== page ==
As a leader, you can model behaviour in a meaningful way and facilitate appropriate boundary setting for your team and organisation.
I understand the challenge. As an investment banker at Goldman Sachs in the ’90s, work came first. To the firm, I was the “ideal worker” - a fully committed employee with no personal “entanglements”.
I was single with no children, and had almost unlimited capacity for work. But so did my peers, whether or not they had children, partners or ageing parents. It was just the industry and the company culture.
It wasn’t until I moved to Paris in 1997 to become a finance manager for Disney that I experienced someone setting a non-negotiable boundary.
We received a request from Disney headquarters for a financial analysis. I told our controller that she needed to work late that night.
Stunned by her response, I didn’t recall posing the task as a question, nor did I even know this response was an option.
She was a single parent who needed to pick up her child at day care. She was also French. She just shrugged her shoulders, seemingly not feeling any sense of conflict like her American colleagues might in the same situation.
I remember feeling both respect and envy for the boundary that she had set. She gave me the data to complete the task, and the world didn’t fall apart when she left at 6pm.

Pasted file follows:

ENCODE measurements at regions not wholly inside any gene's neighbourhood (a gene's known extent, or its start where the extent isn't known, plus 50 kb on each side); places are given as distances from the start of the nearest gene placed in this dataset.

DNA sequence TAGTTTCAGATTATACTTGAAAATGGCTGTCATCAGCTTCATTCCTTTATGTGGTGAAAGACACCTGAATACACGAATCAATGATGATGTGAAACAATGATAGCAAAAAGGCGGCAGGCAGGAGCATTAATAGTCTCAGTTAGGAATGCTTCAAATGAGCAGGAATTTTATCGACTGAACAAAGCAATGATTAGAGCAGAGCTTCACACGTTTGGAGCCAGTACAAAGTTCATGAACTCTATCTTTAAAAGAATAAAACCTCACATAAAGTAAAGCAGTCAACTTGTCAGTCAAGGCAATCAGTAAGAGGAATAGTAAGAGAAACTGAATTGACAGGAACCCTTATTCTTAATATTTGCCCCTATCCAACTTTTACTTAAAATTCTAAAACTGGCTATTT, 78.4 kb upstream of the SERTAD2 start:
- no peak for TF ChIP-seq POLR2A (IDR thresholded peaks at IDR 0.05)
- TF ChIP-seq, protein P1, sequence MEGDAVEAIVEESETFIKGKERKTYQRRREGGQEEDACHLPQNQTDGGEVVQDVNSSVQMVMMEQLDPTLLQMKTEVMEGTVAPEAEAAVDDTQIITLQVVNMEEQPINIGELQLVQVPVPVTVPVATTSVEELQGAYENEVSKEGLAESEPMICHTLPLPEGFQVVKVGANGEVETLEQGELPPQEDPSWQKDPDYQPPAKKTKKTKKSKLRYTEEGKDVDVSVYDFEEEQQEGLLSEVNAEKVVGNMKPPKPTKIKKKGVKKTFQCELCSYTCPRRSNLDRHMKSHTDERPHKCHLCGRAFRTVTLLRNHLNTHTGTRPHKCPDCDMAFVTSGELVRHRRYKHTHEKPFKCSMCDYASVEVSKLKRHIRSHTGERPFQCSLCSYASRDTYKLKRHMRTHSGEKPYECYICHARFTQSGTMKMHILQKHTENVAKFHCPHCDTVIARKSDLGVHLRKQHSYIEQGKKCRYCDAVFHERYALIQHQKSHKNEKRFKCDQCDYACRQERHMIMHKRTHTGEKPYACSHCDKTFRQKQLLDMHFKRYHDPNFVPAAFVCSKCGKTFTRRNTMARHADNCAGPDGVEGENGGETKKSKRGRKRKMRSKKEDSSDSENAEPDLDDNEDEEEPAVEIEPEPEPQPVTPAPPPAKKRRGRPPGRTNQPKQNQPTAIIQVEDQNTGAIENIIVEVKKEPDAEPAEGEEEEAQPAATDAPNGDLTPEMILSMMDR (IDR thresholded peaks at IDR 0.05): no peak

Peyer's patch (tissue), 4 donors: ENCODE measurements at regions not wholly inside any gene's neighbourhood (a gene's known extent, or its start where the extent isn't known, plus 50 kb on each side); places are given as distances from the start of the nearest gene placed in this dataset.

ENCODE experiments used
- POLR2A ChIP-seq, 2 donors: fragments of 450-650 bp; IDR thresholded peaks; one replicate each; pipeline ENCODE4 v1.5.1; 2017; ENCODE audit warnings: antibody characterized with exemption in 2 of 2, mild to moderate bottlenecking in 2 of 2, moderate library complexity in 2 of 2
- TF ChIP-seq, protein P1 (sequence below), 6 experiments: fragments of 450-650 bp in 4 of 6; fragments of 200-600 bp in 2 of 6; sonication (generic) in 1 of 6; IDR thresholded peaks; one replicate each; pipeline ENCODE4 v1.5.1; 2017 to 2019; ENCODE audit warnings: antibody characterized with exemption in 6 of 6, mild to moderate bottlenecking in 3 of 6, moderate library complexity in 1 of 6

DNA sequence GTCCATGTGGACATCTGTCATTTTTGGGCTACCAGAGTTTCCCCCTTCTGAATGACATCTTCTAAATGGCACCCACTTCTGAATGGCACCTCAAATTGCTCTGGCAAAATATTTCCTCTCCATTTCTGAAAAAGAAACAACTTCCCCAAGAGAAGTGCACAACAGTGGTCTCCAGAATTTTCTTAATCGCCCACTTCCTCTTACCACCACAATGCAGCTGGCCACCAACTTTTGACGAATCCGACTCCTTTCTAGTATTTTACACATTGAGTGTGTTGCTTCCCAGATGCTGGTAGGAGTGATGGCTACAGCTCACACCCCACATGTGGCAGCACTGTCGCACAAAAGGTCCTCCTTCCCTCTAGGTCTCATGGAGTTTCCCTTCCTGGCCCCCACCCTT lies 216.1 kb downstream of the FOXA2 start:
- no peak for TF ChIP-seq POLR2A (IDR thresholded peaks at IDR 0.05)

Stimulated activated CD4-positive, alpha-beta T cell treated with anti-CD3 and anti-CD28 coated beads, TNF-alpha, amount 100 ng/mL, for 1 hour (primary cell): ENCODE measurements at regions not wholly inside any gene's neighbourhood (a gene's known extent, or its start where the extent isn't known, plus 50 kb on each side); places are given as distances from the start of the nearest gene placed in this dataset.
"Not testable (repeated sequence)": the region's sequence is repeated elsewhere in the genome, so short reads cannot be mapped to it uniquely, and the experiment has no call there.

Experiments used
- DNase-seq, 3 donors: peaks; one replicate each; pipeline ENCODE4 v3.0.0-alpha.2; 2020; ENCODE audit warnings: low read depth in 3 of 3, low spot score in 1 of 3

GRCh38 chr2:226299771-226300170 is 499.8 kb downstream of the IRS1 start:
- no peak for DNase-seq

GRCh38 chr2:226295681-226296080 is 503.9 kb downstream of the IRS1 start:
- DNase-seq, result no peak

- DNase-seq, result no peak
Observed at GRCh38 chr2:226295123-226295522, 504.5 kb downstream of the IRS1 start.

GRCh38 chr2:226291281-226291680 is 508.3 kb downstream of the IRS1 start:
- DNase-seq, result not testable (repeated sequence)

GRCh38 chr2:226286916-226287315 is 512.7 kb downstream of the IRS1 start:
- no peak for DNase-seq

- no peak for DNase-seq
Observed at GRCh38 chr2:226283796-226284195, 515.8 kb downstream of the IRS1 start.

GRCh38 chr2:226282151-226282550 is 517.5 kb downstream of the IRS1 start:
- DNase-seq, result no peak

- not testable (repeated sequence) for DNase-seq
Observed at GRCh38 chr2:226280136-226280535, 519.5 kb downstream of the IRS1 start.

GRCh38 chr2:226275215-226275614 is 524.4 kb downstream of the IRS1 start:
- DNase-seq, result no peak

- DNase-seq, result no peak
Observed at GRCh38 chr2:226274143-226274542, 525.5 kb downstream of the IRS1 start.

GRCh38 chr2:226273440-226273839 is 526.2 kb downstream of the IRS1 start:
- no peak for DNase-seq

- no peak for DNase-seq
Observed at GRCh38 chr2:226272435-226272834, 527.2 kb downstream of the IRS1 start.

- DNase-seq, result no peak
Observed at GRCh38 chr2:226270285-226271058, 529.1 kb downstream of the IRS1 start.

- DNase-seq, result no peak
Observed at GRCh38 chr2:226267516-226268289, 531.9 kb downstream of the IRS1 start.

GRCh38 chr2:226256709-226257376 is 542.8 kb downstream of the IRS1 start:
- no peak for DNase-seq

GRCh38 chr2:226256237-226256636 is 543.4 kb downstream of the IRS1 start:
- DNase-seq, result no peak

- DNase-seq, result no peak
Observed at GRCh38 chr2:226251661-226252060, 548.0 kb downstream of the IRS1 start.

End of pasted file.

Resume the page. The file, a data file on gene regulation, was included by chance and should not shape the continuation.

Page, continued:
Twenty years later, I now work as an executive coach, and work-life balance is an issue that my clients frequently grapple with, as they face the new work demands that come with technological advances. For example, one client in San Francisco who works for a fast-growing tech company shared that she gets up at 4am to work.
She has anxiety about the possibility of missing an e-mail at midnight. “Is this normal?” she asked. I responded that even if it is the norm at this company - it is not acceptable universally, nor should it be.
A recent survey revealed that the restructuring of work has resulted in significant burnout. Nearly half of the human resource leaders surveyed reported that employee burnout accounts for 20-50% of their companies’ annual turnover. 87% of HR leaders cited improved retention as a critical or high priority over the next five years, but 20% said they had too many competing priorities to focus on fixing the problem this year. - New York Times
* Zucker is an executive coach and a founding partner of Next Step Partners, a leadership development firm.